15) There have been a lot of questions on whether the applicant/sponsor claimed any benefits in the UK and in the country they are now living in.  If you're feeling brave then question them as to how the answer impacts the FP application (it shouldn’t).   It may help in showing COL (at a push) but it's more likely to be used to show you are not gainfully employed, or that you’re a burden on the state for them to possibly use the public interest reason to refuse.  Who knows.  See however cases Levin and Lebon. 

16) One applicant when being interviewed mentioned she was feeling dizzy. UKVI then said if you're feeling ill I am going to have to stop this interview and hang up.  How did the applicant respond? "No no, no, please dont stop the interview'.

UKVI is playing on the fear factor. If you're not feeling well, reschedule or ask for their questions in writing.

17) Beware of answering instrusive irrelevant questions. Questions where the applicant was divorced led to a lot of questions about the divorce process and ex-husband when it should not have mattered - given he was not an applicant. Super painful.

18) Immigration history is also looked into - I'm not sure how relevant these questions are given I thought adverse immigration history was not supposed to be used against the applicant, but I can't find anything to verify that - if any of you do, please do send to me!

19) There are only a few grounds for refusal under this route which I'm aware of, including: i) public policy, health or security ii) circumvention iii) reg 9 / Centre of Life not being met iv) sham relationship  For the bulk it is probably ii) they will try and catch you out on.  Understanding what questions you must answer, and the ones you do not, can help eradicate this as a possible reason for refusal.

20) If you are refused a FP because you did not provide some info, you can always re-apply and provide more info.  If you are refused because you provided information which is subsequently used against you, it is impossible to take that information back. I know these calls are nerve wracking and no one wants a refusal, but bear this in mind.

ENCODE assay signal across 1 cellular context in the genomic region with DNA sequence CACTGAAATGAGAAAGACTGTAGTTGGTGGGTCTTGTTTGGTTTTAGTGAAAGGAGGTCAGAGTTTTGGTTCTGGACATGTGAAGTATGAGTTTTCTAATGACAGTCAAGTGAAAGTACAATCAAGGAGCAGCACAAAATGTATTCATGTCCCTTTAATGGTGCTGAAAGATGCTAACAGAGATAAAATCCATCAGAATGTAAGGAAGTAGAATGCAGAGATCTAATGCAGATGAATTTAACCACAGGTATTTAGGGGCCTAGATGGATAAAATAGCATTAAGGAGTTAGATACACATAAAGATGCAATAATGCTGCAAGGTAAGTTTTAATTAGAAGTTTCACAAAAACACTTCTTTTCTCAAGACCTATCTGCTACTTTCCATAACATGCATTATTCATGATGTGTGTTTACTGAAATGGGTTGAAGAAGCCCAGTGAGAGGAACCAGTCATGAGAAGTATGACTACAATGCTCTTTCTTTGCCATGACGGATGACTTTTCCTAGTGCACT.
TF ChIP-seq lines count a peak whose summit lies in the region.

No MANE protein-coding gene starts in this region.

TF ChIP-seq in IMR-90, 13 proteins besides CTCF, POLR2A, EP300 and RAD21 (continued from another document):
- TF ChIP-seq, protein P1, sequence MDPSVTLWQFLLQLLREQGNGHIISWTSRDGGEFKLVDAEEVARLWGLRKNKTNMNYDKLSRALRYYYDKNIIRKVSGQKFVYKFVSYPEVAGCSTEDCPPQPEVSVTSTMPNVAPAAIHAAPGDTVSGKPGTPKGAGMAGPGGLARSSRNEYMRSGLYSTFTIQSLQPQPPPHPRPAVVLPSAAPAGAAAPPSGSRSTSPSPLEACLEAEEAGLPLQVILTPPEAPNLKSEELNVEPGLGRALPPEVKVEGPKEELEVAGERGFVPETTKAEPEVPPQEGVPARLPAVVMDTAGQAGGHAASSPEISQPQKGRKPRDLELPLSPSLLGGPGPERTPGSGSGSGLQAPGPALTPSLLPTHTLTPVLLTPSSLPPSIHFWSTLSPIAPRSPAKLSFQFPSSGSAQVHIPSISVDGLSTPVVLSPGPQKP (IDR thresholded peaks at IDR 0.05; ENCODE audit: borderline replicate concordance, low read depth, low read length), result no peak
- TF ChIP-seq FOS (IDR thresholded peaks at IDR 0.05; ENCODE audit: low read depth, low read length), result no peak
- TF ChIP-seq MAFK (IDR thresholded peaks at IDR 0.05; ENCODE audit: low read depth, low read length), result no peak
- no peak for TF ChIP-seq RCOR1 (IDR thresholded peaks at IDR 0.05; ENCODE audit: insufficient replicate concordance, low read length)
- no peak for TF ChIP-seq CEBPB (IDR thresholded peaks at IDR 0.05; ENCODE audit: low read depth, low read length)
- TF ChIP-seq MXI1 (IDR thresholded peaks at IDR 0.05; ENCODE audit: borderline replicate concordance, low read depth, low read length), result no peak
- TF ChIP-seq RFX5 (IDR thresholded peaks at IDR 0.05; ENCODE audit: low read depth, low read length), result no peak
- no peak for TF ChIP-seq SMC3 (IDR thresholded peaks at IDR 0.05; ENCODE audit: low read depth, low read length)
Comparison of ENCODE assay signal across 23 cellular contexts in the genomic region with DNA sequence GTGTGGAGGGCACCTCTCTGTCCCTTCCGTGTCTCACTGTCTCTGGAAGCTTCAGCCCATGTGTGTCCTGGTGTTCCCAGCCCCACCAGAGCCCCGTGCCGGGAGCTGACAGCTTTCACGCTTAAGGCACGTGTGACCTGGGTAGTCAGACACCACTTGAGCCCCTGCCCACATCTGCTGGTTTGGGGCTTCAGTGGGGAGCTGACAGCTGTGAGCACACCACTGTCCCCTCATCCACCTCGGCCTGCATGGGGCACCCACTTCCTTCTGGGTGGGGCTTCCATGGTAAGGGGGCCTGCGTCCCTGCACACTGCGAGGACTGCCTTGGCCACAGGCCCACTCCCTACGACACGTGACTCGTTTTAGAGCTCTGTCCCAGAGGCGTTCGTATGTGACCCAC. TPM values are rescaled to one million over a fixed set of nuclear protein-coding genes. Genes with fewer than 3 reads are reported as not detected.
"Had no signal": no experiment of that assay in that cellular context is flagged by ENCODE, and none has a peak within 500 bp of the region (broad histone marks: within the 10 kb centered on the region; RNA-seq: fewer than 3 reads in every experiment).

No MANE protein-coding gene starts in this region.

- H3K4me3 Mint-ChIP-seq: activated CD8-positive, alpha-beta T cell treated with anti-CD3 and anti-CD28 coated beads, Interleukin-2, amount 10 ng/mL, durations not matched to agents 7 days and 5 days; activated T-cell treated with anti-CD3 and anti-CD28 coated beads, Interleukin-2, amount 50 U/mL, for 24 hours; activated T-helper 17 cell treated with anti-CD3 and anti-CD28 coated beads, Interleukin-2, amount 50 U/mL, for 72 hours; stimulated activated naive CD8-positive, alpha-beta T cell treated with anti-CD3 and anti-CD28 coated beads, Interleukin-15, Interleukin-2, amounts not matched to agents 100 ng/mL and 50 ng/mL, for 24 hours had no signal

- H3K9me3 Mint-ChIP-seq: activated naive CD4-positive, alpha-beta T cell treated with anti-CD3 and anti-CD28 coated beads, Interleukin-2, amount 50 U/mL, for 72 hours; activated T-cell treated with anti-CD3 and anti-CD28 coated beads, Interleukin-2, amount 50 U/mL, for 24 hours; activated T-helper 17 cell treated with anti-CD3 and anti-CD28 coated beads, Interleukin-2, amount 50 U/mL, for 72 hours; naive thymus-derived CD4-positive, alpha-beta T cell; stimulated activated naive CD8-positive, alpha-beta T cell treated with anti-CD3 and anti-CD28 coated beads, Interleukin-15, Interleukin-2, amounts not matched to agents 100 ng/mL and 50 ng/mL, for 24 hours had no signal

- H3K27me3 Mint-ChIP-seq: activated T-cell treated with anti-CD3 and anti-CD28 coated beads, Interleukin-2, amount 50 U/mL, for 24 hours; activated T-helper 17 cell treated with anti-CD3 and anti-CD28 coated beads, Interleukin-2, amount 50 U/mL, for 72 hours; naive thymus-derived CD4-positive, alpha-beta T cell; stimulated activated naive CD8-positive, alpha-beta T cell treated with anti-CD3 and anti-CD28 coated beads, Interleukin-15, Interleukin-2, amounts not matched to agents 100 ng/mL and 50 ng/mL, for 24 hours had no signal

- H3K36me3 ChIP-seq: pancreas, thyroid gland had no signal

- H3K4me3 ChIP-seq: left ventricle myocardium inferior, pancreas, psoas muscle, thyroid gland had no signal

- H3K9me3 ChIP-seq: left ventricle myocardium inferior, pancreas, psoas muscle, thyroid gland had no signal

21) Like in any interview, knowing when to stop talking is key. Answer the question if you want to but don't waffle on.  In waffling you are more likely to say daft things.  One sponsor said he wasn’t working in a specific job because the weather in Malta is very bad, which automatically led UKVI to ask 'you think the weather in Malta is bad, then how will you manage in the UK'...to which the sponsor replied 'well, UK is my country'.  It shouldn’t really matter but totally does not help the COL argument!

22) Ensure any answers you provide are rational, consistent, truthful and factual.  Don't state you are looking for a new job in Malta whilst also then going on to state you will look for a job in the UK. 

23) Don't lecture them on how you have the right not to answer the question if you're going to answer the question anyway. You come across weak, confused and argumentative.

24) Think before you respond.  They may question you on why you are not answering instantly - ignore that question or tell them you prefer to pause and think before answering, or ask them if they prefer you to answer without thinking (okay this is a little argumentative, but we are human). If you are taking notes and this slows the answering process that's fine...tell them you're making notes of your conversation (they pause to do the same).

Links to some of the above case law: https://www.scribd.com/doc/244311141/Free-movement-useful-references  Read Colin's SS guide here: https://www.freemovement.org.uk/shop/ and more in our FAQ: https://www.scribd.com/doc/231038768/BritCits-FAQ

Stay calm and carry on, as we say in 'our country' ;)